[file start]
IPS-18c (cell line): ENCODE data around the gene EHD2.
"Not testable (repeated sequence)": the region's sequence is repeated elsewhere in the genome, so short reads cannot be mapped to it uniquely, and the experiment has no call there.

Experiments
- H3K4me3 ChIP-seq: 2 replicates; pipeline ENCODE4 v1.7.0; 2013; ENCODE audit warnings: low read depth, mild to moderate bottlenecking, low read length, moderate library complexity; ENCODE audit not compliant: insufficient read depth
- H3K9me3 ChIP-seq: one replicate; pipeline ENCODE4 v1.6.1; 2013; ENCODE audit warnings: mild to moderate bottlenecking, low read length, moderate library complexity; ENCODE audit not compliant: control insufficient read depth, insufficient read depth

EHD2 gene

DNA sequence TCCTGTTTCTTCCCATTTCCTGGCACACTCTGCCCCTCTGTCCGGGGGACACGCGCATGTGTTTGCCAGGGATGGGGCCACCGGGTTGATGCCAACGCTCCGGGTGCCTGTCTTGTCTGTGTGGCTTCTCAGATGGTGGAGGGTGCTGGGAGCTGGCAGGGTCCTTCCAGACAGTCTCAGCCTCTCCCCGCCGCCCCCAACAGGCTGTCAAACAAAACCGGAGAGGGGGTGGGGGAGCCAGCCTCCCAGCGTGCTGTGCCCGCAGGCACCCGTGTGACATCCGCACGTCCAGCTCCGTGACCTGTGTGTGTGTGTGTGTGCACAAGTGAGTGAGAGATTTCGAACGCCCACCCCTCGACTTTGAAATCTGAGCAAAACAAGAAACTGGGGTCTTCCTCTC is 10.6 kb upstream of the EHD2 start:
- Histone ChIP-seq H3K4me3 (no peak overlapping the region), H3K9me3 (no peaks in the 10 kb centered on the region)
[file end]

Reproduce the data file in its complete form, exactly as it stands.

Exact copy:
IPS-18c (cell line): ENCODE data around the gene EHD2.
"Not testable (repeated sequence)": the region's sequence is repeated elsewhere in the genome, so short reads cannot be mapped to it uniquely, and the experiment has no call there.

Experiments
- H3K4me3 ChIP-seq: 2 replicates; pipeline ENCODE4 v1.7.0; 2013; ENCODE audit warnings: low read depth, mild to moderate bottlenecking, low read length, moderate library complexity; ENCODE audit not compliant: insufficient read depth
- H3K9me3 ChIP-seq: one replicate; pipeline ENCODE4 v1.6.1; 2013; ENCODE audit warnings: mild to moderate bottlenecking, low read length, moderate library complexity; ENCODE audit not compliant: control insufficient read depth, insufficient read depth

EHD2 gene

DNA sequence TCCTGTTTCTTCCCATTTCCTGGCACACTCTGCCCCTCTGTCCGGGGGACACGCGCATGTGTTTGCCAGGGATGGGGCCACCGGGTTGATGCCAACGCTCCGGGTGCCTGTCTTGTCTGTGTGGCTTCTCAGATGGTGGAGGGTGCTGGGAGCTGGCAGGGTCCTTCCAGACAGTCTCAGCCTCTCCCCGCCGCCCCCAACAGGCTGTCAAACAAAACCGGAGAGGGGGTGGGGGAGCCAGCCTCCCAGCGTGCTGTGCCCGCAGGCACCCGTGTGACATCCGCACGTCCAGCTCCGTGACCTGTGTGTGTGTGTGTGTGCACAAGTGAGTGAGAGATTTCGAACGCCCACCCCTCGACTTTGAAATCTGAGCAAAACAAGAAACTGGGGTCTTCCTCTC is 10.6 kb upstream of the EHD2 start:
- Histone ChIP-seq H3K4me3 (no peak overlapping the region), H3K9me3 (no peaks in the 10 kb centered on the region)